Another week flying by here at Cult of Mac headquarters, and we’ve got a ton of great stories to share with you in the latest issue of Cult of Mac Magazine.
Taylor Swift made waves with her calling out the Cupertino company’s plans to not pay artists for music streamed during upcoming Apple Music free trial period, and we’ve got all the details within. Plus, we take a look at Amazon’s new home hub, the Echo, spend some time trawling the patent office for new Apple gear coming our way, and take a quick tour of the latest iOS 9 and OS X El Capitan betas for developers.
All that and more in this week’s Cult of Mac Magazine. Be sure to download and subscribe to check it all out on your iPhone, iPad, or iPod touch.
Apple has been working on the Apple Watch’s heart-rate monitor ever since the wearable launched in April. First, it was taking your pulse every 10 minutes. Then, it was doing it every 10 minutes unless you were moving around because the company said that a resting heart rate is a better health indicator than a “doing whatever” heart rate.
And that’s correct, but a newly released patent hints at some future improvements for the function that could also spare you some wrist pain and warn you about stress.
Steve Jobs’s first patent for a ‘Personal Computer.’ Photo: US Patent Office
Steve Jobs was a visionary, a futurist and a business genius … but he was also an inventor with more than 458 patents to his name. What better way to spend this holiday weekend than getting yourself up to speed with the inventions of one of the most prolific patenters of the 20th century?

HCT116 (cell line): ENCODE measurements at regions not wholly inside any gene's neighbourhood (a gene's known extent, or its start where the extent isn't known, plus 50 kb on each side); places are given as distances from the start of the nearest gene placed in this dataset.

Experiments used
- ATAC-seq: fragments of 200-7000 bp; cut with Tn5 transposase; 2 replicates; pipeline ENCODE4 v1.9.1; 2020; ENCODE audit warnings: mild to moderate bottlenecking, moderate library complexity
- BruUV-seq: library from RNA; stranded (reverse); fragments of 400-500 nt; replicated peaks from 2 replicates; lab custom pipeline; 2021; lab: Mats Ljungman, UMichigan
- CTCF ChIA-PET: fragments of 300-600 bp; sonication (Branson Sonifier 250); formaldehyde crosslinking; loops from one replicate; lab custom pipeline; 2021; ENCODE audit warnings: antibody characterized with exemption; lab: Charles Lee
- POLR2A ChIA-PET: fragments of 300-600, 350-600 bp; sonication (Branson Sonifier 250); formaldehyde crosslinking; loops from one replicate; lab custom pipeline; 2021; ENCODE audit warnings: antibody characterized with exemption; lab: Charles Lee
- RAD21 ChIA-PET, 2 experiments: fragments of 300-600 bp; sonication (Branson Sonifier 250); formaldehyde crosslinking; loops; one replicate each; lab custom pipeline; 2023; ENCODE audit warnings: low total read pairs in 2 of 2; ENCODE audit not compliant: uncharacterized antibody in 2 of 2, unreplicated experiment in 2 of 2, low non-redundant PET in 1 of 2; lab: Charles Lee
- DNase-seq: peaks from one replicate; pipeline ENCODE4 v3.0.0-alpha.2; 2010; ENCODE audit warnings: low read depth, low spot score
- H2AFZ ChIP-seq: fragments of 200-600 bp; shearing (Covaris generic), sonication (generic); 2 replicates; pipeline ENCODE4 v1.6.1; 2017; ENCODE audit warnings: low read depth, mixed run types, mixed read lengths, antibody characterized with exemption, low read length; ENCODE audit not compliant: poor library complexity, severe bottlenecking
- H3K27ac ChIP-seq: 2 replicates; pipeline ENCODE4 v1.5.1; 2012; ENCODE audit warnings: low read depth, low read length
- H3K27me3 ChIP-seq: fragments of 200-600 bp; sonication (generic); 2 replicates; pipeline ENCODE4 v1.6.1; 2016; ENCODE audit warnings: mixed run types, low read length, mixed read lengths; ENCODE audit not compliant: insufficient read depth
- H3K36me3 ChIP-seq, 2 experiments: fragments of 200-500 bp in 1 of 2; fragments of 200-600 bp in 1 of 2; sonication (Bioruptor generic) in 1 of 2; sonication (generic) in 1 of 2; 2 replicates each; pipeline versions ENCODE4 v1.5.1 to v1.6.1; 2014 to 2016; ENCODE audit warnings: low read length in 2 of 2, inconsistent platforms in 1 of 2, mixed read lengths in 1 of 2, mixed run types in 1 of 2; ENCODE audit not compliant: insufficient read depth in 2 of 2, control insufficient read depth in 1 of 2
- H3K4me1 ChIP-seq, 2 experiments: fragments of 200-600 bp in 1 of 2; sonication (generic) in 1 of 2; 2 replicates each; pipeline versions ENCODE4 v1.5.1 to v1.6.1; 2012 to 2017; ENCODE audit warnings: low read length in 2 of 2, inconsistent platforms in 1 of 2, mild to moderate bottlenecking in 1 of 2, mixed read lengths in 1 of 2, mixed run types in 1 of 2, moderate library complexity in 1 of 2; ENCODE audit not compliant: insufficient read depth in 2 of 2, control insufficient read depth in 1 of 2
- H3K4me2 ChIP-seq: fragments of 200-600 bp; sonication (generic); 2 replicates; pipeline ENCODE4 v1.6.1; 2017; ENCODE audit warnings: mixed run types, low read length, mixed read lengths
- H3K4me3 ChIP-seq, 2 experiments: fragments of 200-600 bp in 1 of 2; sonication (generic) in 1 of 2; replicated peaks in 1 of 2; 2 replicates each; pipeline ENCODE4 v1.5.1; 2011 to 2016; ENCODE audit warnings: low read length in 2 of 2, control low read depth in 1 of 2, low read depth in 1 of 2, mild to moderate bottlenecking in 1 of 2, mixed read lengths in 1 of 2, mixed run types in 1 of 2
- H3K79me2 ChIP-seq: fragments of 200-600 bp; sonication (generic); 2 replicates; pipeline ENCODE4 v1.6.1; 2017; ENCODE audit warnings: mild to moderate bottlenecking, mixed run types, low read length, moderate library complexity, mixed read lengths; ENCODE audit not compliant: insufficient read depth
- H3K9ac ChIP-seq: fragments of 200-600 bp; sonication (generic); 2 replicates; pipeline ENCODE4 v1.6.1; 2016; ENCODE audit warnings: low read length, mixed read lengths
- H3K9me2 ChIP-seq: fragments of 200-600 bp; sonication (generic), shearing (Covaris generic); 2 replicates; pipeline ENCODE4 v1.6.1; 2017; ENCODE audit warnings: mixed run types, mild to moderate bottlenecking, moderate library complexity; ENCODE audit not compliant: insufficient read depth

Today, in what is being described as a “historic” event, Apple will take the stage in Cupertino and unveil at least three new products: the 4.7-inch iPhone 6, the 5.5-inch iPhone 6+, and (quite possibly) the iWatch, Apple’s revolutionary wearable.
But imagine if Apple had even more in store for us. Like what? Oh, say, this Apple patent for an Occulus Rift style virtual reality headset!
Have you ever cracked a Lightning connector, or — perish the thought — your iPhone itself when roughly yanking it out of a dock? Apple’s working on the problem. Cupertino’s patent department just filed an application with the U.S. Patent and Trademark Office for a sort of super dock that will make docking your smartphone safer and easier than ever.
Judge Lucy Koh has denied Apple’s second attempt at banning certain Samsung phones. After Apple won its second major patent infringement case against Samsung earlier this year, it requested that a permanent injunction be placed on nine Samsung devices in the U.S.
Just like when Apple was denied a sales ban after its 2011 landmark victory against Samsung, Koh has not granted the second request. This time around, the ruling signals that Apple and Samsung’s court disputes are indeed settling down.